McCrory, Cooper talk HB2, education at conference in Wilmington

McCrory, Cooper talk HB2, education at conference in Wilmington

WILMINGTON, NC (WECT) - North Carolina Governor Pat McCrory and his challenger, Attorney General Roy Cooper, both addressed state educators Friday morning in Wilmington.

In their comments, in front of the North Carolina Association of School Administrators, the two candidates painted very different pictures of public education in the state.

Cooper said over the past few years public education has hit hard times under McCrory and the Republican controlled General Assembly.

"You know and I know that over the past few years public education has hit hard times, you know it acutely," Cooper said to the group inside the Wilmington Convention Center. "We know that the great University (of North Carolina) system, and our community colleges have been damaged. We know our teacher and educator salaries, and our per pupil expenditures over the last few years have dropped to some of the lowest in the country."

McCrory said his administration has done more to raise teacher pay than the previous governors before him.

"The fact is that between 2002 and 2012, before I was Governor of North Carolina and we had three Democratic governors with all due respect, the average teacher pay fell behind more than any other state in the United States of America," McCrory said. "It went from 19th to 46th, before I was in office."

Cooper also criticized McCrory's recent budget announcement, with plans to raise teacher salaries to $50,000 a year by providing a five percent average pay increase.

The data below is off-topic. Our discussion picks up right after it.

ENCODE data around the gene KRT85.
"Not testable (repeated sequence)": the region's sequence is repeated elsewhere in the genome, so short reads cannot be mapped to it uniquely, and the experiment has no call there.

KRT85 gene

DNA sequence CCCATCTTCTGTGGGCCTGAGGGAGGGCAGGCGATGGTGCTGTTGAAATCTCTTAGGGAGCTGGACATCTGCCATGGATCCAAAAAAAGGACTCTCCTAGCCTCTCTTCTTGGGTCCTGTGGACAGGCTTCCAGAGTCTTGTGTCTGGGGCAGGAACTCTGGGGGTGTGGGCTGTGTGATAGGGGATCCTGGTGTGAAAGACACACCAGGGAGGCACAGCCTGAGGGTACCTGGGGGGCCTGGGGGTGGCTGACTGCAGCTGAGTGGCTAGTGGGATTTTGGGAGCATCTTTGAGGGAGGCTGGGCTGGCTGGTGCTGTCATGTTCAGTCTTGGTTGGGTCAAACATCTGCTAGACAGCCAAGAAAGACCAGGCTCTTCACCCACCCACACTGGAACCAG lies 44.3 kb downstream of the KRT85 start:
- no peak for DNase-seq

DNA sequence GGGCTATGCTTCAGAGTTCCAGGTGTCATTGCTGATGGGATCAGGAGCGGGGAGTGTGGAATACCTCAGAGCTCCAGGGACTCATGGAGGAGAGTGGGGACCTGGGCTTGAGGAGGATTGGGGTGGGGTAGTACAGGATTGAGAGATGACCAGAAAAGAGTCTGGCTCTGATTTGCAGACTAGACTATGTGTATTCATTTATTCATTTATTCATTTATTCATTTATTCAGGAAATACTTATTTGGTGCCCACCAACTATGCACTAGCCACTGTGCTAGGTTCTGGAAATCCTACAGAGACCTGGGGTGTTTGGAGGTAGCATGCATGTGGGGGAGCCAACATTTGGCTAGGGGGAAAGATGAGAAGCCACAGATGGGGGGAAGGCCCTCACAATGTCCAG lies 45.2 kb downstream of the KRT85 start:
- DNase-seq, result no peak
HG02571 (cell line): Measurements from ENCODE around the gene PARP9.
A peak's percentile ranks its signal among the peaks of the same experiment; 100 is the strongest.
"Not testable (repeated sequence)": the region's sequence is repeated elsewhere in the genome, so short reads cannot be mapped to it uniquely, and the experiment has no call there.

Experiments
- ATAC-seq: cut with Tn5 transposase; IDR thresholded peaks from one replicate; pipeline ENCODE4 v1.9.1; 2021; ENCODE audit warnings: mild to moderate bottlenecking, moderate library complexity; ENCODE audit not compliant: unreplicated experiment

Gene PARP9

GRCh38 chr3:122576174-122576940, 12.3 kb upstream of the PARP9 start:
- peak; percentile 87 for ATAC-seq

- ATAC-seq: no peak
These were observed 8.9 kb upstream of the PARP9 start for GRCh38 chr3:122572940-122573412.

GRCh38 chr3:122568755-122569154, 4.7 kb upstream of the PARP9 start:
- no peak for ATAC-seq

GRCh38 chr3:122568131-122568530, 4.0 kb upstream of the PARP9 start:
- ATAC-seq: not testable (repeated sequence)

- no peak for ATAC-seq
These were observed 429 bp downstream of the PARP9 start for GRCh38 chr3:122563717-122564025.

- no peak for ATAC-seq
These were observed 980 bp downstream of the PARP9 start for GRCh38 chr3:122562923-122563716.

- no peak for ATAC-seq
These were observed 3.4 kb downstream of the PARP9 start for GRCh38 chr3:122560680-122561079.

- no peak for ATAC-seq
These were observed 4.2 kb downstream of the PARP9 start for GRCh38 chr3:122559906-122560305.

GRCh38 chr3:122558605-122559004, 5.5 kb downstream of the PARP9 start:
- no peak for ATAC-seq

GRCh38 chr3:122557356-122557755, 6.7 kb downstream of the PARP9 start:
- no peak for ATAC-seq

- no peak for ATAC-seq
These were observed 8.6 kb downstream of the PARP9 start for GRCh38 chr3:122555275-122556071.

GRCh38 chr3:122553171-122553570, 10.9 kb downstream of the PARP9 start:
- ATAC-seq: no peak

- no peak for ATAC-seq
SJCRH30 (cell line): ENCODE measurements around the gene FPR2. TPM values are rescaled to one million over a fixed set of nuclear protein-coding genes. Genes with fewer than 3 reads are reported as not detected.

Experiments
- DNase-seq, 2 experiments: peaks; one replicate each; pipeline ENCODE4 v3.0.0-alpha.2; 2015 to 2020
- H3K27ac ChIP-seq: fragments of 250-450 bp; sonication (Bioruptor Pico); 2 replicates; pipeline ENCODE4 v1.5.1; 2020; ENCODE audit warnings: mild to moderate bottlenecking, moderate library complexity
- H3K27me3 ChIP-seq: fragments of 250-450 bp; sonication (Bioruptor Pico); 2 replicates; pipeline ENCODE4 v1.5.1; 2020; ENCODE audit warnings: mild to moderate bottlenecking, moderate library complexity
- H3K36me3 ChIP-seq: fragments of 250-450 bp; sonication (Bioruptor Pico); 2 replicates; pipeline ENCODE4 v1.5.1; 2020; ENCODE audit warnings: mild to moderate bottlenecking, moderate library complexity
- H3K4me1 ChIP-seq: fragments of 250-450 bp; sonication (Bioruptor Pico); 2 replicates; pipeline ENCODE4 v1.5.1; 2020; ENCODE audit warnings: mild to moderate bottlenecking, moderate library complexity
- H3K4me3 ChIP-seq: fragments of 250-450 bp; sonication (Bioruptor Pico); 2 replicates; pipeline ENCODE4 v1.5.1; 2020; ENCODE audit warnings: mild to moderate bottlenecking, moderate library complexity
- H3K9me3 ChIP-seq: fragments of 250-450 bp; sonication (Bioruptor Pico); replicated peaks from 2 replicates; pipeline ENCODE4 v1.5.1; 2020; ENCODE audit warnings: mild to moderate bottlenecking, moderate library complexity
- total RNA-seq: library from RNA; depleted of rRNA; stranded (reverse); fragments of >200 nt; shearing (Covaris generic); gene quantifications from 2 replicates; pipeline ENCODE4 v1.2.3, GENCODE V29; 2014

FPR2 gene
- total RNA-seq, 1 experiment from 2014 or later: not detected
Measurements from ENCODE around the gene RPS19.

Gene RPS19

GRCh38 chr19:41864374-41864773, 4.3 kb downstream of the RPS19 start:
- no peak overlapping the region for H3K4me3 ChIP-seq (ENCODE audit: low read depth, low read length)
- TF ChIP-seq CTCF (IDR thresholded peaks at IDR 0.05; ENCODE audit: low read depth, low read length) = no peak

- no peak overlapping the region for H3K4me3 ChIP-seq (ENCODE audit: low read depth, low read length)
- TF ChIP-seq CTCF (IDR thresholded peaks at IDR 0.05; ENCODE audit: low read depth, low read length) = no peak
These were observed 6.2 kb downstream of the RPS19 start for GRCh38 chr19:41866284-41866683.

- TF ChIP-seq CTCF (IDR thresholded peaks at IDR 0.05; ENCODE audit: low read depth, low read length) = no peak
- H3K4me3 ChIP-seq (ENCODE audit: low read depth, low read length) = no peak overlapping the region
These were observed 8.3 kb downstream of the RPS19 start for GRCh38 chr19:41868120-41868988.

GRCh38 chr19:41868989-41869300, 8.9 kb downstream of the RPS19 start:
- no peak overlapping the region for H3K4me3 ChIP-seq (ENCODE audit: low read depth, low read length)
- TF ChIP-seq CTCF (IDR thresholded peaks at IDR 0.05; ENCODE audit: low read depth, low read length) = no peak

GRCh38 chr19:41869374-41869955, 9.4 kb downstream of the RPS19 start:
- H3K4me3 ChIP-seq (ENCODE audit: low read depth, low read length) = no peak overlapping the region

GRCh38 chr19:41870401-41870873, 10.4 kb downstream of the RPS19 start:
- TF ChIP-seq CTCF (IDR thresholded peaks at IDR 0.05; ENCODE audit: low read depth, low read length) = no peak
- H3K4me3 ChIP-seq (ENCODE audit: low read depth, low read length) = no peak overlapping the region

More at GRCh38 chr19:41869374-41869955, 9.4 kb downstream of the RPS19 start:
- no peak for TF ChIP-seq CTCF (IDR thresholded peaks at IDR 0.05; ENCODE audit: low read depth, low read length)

"We need a strategic effort to get our teacher salaries above the national average," Cooper said. "That doesn't mean just three years of a little bit of progress and a promise of five percent during an election year. It means a real plan for North Carolina."

"Between 2013-2014 and 2014-15, in years there were no elections, North Carolina passed the largest pay raise in the US, that was a seven percent average pay increase, and I'm proud of that," McCrory responded during his address.

Cooper brought up the state's new law, commonly called HB2, while on stage. When outlining several steps he thinks North Carolina should take to improve education, Cooper said passing "discrimination laws like HB2" would keep the state from maximizing federal funding.

Speaking to reporters afterwards, Cooper went deeper into the HB2 issue, regarding the threat some say it creates by risking federal funding under Title IX.

"Federal funds are at risk with House Bill 2, as well as good paying jobs in our economy," Cooper said. "The Governor and the House and Senate need to get rid of it."

McCrory also addressed the new law in his remarks, saying it protects against invasion of students' privacy in schools.

"There should be no mandate from a local county or local city telling you that you have to allow a person of one gender to go to another gender's locker room,  restroom or shower facility," McCrory told the group. "This is not about discrimination, it's about common sense etiquette, and I'm going to fight for that common sense etiquette, and it's an etiquette that we've been using and we didn't need any rules or regulations to do that because you've been doing it anyway."

McCrory left the convention center without talking to reporters. It marked the second time in a little more than a week that he has left events in Wilmington without taking questions from reporters. McCrory departed quickly last Wednesday, after helping to crown Azalea Festival Queen Anna Kooiman in a ceremony along the riverfront.

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